The regulations were amended to add H-1B1 and principal E-3 nonimmigrants to the list of “aliens authorized for employment with a specific employer incident to status” and 8 CFR §274a.12(b)(20) was amended to add H-1B1, E-3, and CW-1 to the list of nonimmigrant visa classifications that are eligible for an automatic 240-day extension of employment authorization where the nonimmigrant’s period of authorized stay has expired but where a timely application for an extension of stay has been filed. Prior to this change, the regulation only applied to A-3, E-1, E-2, G-5, H-1B, H-2A, H-2B, H-3, I, J-1, L-1, O-1, O-2, P-1, P-2, P-3, R-1, and TN nonimmigrants.
Does this change apply to petitions pending on February 16, 2016, or only to new filings on or after that date?
Neither the preamble nor the text of the final rule provide guidance as to whether the 240-day extension applies to E-3, H-1B1, or CW-1 extension petitions filed prior to February 16, 2016 but remain pending on the effective date.
How should an employer annotate and reverify Form I-9 for an H-1B1, E-3, or CW-1 employee who wishes to rely on the 240-day extension rule?
On February 23, 2016, USCIS posted the following guidance on the I-9 Central homepage:
If an employer has timely filed an extension of stay for its H-1B1, E-3 or CW-1 nonimmigrant employee, the employer should write “240-Day Ext” and the date the employer submitted the Form I-129, Petition for a Nonimmigrant Worker, or Form I-129CW petition to USCIS in Section 2. The employer must reverify the employee’s employment authorization in Section 3 once a decision is received on the request for an extension of stay or by the end of the 240-day period, whichever comes first.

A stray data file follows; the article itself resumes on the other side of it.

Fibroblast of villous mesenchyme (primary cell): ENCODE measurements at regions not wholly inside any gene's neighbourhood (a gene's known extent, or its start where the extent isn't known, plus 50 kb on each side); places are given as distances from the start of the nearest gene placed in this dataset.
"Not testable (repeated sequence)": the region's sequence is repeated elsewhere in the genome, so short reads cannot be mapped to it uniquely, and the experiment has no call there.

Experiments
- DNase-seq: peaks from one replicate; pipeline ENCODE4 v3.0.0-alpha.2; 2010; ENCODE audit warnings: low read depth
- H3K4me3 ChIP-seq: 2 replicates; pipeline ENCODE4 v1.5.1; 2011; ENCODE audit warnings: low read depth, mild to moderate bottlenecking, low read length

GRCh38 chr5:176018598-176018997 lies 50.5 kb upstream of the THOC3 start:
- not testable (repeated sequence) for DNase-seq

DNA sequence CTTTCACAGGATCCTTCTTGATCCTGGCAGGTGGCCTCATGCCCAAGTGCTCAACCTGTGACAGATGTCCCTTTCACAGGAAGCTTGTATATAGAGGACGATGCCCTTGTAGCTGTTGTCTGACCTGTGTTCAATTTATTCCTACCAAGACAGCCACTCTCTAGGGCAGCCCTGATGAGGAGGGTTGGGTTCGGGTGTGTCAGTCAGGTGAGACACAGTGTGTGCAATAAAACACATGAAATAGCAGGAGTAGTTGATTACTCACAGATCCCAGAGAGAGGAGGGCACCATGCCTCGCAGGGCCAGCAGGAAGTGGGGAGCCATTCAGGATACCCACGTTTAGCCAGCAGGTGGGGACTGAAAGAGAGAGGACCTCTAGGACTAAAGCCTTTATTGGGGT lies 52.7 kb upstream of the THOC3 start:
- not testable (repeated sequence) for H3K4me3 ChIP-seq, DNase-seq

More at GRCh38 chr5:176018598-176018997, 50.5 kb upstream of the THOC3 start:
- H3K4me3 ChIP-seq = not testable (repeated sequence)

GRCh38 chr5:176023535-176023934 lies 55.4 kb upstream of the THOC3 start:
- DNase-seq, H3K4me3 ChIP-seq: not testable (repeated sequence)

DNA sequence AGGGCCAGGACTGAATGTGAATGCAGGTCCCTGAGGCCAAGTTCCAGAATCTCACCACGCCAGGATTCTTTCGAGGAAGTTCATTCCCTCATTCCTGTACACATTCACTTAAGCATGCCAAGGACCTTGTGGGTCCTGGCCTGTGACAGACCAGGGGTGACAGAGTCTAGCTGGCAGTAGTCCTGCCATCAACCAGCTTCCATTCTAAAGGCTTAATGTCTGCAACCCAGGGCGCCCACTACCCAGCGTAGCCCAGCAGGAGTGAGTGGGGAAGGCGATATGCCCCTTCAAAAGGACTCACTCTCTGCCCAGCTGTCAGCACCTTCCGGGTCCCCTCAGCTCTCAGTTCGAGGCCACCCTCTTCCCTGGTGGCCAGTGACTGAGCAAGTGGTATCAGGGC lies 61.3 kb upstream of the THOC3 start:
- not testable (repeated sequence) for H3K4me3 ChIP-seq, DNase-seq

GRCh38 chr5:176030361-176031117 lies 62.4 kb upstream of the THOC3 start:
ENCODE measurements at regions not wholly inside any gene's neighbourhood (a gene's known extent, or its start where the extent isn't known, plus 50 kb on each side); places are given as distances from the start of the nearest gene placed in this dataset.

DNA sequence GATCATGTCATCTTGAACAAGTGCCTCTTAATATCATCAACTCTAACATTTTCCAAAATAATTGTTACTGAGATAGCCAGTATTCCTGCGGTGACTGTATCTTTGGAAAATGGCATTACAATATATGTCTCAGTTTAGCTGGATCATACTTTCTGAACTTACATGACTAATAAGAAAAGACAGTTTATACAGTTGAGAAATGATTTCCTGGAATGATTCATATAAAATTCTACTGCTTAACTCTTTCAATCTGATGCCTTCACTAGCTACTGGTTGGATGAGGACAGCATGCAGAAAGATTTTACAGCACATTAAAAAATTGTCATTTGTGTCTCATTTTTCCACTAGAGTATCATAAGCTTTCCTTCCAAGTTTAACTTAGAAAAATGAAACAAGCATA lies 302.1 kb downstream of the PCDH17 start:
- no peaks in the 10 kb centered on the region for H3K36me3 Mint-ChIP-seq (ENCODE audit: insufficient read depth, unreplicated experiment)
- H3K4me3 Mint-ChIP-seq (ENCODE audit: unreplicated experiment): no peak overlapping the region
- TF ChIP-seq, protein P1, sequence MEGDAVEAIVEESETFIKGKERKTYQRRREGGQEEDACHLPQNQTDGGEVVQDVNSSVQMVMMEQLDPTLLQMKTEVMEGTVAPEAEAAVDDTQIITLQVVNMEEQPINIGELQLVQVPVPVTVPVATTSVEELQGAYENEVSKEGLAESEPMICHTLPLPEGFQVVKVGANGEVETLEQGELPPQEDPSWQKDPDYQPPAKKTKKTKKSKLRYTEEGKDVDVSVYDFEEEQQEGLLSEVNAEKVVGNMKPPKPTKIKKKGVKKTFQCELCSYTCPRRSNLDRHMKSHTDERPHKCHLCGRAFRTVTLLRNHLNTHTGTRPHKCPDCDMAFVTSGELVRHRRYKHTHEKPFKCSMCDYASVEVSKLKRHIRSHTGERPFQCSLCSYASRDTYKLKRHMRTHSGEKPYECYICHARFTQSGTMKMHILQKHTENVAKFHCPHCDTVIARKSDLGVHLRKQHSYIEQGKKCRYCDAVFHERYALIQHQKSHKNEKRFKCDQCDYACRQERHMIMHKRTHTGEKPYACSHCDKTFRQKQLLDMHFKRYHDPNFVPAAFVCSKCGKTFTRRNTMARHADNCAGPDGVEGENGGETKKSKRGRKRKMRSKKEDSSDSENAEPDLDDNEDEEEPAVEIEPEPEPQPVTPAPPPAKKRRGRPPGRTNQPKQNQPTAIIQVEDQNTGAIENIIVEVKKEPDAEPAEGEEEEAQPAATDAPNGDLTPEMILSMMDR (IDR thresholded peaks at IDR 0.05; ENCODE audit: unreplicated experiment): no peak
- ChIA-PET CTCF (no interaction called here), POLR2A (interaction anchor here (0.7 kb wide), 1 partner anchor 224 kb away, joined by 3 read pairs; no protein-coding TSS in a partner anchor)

This is consistent with general guidance on the 240-day rule contained in the April 30, 2013, version of the M-274 Handbook for Employers. The M-274 further advises employers to retain proof of timely filing of the extension with USCIS. This includes a copy of the I-129, proof of payment, proof of mailing, and/or the receipt notice from USCIS. Once the extension is approved, the employer should “Enter the document title, number and expiration date listed on the notice in Section 3 of Form I-9.”
This final rule does not impose any additional costs on employers, workers or any governmental entity. Further, changing the employment authorization regulations for H-1B1 and E-3 nonimmigrants makes them consistent with other similarly situated nonimmigrant worker classifications and minimizes the potential of employment disruptions for U.S. employers of H-1B1, E-3 and CW-1 nonimmigrant workers. Additionally, DHS expects that this change will help U.S. employers recruit EB-1 outstanding professors and researchers by expanding the range of evidence that U.S. employers may provide to support their petitions. DHS states “Attracting and retaining highly skilled workers is critical to sustaining our Nation’s global competitiveness. By attracting the best and brightest from around the world, the United States can harness their talents, skills, and ideas to help the U.S. economy grow.”
Alka Bahal is a Partner and the Co-Chair of the Corporate Immigration Practice of Fox Rothschild LLP. Alka is situated in Fox Rothschild’s Roseland, New Jersey office though she practices throughout the United States and at Consulates worldwide. You can reach Alka at (973) 994-7800, or firstname.lastname@example.org.